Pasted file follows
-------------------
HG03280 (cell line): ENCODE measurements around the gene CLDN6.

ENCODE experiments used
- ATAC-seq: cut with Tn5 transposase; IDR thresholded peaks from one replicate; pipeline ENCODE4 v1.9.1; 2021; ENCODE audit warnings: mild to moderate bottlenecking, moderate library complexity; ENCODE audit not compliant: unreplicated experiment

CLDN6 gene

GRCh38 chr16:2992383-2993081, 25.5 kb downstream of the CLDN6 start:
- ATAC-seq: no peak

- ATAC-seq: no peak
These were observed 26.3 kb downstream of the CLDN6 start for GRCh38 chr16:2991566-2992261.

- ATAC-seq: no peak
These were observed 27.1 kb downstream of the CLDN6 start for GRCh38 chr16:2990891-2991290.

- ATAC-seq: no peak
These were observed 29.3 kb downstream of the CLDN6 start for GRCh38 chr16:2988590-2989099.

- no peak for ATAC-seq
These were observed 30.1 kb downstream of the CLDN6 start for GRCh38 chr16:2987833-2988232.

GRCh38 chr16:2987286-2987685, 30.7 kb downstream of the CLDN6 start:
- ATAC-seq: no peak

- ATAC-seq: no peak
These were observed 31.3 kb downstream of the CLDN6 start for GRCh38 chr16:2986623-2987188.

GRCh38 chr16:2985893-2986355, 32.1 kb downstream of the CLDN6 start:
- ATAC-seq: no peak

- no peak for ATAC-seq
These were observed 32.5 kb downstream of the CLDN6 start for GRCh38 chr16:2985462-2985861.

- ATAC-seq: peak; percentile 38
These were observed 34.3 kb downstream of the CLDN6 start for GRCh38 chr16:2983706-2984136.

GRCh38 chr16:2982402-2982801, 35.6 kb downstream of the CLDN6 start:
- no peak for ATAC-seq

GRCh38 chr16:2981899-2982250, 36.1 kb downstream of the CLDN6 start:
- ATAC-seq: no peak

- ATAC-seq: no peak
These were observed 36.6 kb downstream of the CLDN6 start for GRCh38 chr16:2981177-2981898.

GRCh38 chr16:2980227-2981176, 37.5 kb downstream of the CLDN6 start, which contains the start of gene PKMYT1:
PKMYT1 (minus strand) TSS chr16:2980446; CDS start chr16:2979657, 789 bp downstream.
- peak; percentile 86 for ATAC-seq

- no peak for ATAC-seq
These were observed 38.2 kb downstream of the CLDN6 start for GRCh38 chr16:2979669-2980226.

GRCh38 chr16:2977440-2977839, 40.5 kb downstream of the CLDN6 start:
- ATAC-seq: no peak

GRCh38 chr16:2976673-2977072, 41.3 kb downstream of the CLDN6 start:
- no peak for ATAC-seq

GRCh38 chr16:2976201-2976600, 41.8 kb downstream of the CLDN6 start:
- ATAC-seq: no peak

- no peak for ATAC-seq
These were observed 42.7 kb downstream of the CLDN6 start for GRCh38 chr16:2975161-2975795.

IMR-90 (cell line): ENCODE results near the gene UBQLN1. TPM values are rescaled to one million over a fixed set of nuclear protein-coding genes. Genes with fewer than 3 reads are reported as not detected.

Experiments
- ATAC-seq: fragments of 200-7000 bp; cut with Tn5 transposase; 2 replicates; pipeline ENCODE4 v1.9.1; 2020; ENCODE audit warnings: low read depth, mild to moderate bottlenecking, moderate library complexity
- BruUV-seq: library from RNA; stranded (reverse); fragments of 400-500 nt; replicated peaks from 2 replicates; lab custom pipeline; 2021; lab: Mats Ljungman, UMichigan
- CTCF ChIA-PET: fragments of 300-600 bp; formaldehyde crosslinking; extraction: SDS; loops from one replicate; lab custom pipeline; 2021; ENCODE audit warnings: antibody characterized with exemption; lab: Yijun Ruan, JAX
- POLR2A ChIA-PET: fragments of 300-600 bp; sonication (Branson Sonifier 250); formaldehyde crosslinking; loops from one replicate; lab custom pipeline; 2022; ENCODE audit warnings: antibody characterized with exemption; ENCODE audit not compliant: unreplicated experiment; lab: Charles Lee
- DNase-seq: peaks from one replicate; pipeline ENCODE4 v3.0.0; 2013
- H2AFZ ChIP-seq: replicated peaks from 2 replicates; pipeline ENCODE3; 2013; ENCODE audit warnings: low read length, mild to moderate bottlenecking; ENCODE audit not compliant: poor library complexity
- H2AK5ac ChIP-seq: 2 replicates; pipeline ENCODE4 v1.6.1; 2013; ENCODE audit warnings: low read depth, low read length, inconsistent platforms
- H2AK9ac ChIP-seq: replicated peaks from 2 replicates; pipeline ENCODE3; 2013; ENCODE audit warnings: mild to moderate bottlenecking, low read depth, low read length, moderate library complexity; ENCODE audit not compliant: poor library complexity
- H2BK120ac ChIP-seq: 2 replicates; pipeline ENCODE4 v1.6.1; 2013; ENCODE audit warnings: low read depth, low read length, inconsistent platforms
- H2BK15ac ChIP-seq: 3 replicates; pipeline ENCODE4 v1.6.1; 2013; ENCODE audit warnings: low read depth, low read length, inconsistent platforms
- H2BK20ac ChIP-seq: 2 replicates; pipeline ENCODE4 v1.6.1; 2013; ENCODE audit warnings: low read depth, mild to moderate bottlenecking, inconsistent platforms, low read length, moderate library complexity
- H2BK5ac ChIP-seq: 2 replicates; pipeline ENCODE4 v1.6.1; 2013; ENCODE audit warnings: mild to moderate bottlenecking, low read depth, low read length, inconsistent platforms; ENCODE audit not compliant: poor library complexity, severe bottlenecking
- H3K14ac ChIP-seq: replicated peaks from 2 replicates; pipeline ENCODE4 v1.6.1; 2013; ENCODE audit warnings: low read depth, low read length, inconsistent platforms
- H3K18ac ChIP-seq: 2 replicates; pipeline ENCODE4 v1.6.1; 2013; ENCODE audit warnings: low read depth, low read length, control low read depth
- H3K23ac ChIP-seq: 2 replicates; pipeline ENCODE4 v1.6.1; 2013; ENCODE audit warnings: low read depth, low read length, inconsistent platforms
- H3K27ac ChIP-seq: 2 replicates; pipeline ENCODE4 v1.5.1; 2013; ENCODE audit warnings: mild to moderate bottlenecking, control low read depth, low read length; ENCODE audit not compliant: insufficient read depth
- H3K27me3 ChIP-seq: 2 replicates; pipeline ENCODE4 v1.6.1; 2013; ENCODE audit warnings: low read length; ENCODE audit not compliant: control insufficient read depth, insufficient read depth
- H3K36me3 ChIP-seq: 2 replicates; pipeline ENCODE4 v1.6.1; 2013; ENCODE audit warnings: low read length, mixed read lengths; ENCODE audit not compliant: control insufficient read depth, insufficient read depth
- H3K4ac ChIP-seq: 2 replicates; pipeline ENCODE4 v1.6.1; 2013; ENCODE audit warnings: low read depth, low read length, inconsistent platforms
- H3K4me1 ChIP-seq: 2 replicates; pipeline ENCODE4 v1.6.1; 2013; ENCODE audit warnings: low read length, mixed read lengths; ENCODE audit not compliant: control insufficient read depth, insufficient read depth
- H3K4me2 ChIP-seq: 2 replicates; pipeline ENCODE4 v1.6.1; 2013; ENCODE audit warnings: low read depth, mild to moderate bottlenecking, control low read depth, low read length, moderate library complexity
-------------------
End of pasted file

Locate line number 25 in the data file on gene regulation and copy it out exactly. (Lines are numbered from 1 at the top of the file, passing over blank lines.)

GRCh38 chr16:2982402-2982801, 35.6 kb downstream of the CLDN6 start: